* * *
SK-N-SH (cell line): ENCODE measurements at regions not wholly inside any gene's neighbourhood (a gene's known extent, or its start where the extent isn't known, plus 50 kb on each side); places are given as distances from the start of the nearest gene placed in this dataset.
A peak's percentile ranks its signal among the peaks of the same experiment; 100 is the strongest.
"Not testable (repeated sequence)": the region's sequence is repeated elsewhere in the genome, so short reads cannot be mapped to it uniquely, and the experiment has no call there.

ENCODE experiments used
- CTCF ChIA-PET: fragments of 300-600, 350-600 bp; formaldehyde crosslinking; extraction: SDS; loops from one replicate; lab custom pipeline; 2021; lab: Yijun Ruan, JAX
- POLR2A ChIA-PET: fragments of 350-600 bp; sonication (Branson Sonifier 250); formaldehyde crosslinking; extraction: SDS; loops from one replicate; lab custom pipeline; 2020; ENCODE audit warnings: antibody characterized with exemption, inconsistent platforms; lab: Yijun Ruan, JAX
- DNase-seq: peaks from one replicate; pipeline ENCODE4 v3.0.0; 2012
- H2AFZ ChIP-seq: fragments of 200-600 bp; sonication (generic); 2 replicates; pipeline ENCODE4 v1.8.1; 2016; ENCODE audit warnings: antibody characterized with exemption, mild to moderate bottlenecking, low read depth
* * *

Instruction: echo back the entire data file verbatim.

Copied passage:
SK-N-SH (cell line): ENCODE measurements at regions not wholly inside any gene's neighbourhood (a gene's known extent, or its start where the extent isn't known, plus 50 kb on each side); places are given as distances from the start of the nearest gene placed in this dataset.
A peak's percentile ranks its signal among the peaks of the same experiment; 100 is the strongest.
"Not testable (repeated sequence)": the region's sequence is repeated elsewhere in the genome, so short reads cannot be mapped to it uniquely, and the experiment has no call there.

ENCODE experiments used
- CTCF ChIA-PET: fragments of 300-600, 350-600 bp; formaldehyde crosslinking; extraction: SDS; loops from one replicate; lab custom pipeline; 2021; lab: Yijun Ruan, JAX
- POLR2A ChIA-PET: fragments of 350-600 bp; sonication (Branson Sonifier 250); formaldehyde crosslinking; extraction: SDS; loops from one replicate; lab custom pipeline; 2020; ENCODE audit warnings: antibody characterized with exemption, inconsistent platforms; lab: Yijun Ruan, JAX
- DNase-seq: peaks from one replicate; pipeline ENCODE4 v3.0.0; 2012
- H2AFZ ChIP-seq: fragments of 200-600 bp; sonication (generic); 2 replicates; pipeline ENCODE4 v1.8.1; 2016; ENCODE audit warnings: antibody characterized with exemption, mild to moderate bottlenecking, low read depth